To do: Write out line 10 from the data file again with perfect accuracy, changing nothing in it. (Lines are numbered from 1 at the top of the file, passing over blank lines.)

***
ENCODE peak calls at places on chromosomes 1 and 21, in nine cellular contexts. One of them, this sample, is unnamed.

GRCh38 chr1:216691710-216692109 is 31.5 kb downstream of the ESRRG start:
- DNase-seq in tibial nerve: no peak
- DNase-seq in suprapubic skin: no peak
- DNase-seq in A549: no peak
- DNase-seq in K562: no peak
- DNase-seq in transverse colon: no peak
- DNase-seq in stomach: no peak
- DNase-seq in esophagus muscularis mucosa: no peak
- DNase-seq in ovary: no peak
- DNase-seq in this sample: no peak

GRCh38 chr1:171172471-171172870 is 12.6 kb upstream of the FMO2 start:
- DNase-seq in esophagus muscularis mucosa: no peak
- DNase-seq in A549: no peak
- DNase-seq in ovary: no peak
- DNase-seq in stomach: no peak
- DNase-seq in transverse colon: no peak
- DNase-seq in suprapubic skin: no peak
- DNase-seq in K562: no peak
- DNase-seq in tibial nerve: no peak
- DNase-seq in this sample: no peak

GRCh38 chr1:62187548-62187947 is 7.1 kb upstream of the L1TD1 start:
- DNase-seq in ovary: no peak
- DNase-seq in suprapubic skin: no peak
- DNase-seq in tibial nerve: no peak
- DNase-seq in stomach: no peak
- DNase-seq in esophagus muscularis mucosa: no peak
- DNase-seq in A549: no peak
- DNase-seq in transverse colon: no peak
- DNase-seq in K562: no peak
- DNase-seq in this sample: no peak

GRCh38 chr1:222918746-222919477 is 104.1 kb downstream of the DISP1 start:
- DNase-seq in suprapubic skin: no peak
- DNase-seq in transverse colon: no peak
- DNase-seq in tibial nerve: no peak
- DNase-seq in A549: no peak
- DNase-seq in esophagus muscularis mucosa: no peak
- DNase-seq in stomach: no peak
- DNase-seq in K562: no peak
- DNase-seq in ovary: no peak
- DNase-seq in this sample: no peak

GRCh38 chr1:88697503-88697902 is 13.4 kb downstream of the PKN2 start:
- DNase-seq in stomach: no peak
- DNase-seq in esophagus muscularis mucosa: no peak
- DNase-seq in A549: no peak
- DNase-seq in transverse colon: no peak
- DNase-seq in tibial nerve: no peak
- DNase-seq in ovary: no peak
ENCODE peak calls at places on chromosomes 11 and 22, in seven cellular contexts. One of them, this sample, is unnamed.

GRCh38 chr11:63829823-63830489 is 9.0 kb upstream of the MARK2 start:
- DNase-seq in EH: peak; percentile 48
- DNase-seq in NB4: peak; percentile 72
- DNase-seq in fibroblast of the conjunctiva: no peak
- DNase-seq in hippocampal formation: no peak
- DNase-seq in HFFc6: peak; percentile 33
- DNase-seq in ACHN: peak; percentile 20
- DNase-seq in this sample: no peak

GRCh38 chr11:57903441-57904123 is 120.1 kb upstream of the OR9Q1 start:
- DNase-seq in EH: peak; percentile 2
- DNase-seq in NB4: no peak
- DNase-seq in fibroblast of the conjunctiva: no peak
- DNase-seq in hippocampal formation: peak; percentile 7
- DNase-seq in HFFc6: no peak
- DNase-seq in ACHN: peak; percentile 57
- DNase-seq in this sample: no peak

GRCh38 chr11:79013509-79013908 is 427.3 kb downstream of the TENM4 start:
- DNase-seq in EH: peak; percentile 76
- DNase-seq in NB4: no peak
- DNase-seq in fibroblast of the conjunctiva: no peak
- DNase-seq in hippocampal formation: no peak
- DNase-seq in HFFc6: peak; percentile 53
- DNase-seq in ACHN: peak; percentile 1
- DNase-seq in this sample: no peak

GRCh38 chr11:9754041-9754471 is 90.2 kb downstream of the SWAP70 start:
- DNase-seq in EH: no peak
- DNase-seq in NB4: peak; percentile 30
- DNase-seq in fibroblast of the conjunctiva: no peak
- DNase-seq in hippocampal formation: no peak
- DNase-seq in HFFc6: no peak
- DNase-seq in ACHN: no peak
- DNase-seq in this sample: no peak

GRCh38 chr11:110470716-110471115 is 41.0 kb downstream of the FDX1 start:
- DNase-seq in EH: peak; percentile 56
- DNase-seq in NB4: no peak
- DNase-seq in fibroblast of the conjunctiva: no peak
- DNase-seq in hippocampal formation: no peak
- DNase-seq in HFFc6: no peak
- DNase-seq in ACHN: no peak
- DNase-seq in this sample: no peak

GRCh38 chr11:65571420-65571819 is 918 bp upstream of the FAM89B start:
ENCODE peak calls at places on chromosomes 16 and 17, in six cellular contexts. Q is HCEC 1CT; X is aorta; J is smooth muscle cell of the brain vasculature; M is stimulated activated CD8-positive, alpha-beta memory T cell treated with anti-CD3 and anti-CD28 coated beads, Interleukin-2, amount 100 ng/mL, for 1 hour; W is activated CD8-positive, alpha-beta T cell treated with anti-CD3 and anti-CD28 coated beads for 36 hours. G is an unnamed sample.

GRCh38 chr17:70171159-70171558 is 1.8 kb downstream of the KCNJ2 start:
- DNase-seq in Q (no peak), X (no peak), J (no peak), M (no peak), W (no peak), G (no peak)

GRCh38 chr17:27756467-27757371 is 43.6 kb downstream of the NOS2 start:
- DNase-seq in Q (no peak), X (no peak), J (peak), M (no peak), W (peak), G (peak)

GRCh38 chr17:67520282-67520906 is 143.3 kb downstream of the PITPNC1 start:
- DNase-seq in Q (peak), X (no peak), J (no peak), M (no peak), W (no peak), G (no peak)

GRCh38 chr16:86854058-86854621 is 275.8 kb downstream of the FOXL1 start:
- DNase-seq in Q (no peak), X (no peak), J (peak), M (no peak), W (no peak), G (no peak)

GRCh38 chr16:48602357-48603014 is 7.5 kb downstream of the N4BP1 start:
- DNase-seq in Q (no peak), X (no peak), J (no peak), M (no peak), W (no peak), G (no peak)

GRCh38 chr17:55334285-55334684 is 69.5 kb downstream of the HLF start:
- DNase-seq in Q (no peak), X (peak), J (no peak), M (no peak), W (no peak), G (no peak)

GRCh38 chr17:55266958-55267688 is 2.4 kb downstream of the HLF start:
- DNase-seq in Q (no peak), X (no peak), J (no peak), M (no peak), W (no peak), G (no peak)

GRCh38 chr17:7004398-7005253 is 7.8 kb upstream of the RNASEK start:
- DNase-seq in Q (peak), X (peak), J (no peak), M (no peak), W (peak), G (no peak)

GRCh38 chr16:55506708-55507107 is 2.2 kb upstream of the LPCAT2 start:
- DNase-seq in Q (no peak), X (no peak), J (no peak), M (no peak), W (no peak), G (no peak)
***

- DNase-seq in ovary: no peak